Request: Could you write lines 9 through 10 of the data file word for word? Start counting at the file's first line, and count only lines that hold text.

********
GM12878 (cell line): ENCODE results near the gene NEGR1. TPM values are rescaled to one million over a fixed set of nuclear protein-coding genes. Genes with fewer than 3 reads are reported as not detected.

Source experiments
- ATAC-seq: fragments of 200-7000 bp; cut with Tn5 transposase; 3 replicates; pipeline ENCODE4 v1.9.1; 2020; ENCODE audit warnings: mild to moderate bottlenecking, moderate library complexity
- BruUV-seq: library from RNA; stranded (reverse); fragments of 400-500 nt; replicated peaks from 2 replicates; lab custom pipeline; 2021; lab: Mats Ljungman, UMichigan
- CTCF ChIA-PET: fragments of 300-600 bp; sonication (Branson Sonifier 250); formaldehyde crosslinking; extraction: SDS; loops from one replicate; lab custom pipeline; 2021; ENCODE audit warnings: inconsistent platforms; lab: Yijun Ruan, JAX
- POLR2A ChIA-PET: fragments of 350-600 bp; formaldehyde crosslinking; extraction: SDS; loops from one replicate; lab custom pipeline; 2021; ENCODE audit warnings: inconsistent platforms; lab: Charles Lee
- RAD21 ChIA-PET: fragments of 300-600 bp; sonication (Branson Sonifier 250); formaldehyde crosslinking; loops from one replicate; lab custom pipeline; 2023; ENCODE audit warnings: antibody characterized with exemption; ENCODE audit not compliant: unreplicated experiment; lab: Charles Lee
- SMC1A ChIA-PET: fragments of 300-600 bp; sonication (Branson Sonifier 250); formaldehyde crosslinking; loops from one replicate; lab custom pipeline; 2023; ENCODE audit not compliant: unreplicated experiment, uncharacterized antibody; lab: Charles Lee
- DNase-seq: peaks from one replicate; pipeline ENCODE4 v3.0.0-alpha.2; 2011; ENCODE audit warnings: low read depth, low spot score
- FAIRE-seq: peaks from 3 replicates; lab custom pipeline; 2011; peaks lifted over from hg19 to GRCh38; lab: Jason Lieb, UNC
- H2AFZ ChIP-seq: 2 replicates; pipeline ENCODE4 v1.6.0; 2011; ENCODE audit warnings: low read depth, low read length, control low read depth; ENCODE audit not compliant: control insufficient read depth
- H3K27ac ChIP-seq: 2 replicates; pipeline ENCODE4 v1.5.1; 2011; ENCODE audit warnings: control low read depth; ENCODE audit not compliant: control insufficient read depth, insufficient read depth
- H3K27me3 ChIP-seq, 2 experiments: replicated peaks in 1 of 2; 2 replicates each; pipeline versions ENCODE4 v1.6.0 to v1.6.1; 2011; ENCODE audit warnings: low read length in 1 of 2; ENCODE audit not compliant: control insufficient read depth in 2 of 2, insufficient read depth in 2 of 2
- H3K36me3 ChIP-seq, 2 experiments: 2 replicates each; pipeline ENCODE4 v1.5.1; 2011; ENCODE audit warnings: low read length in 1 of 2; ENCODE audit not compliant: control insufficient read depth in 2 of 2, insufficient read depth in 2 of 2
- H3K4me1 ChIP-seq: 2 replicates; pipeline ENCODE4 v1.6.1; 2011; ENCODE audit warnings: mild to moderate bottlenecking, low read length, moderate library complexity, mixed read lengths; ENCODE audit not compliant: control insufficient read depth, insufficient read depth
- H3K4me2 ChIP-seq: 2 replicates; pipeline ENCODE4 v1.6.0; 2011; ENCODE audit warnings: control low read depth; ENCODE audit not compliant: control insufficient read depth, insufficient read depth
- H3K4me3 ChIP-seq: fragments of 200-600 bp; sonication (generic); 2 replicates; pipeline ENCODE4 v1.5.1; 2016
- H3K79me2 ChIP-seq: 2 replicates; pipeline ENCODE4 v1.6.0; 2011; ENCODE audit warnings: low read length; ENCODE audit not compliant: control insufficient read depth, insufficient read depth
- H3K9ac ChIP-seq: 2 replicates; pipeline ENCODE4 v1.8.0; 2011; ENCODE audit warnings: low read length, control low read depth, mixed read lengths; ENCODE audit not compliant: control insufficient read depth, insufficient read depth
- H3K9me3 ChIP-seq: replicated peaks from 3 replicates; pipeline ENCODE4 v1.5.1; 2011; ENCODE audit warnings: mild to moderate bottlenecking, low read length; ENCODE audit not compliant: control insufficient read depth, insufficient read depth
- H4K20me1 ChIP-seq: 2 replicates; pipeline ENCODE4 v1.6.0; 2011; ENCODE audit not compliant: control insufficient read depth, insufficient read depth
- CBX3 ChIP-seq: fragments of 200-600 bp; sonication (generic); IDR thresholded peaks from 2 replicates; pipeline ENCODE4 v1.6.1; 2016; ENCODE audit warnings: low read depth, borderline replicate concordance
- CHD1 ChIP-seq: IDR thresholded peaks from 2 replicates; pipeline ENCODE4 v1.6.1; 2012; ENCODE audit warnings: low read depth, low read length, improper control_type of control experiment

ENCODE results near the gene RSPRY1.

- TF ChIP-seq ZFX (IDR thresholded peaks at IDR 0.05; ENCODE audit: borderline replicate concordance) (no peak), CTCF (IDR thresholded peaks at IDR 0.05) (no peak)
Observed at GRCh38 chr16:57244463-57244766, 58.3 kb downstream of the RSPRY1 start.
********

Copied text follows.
- DNase-seq: peaks from one replicate; pipeline ENCODE4 v3.0.0-alpha.2; 2011; ENCODE audit warnings: low read depth, low spot score
- FAIRE-seq: peaks from 3 replicates; lab custom pipeline; 2011; peaks lifted over from hg19 to GRCh38; lab: Jason Lieb, UNC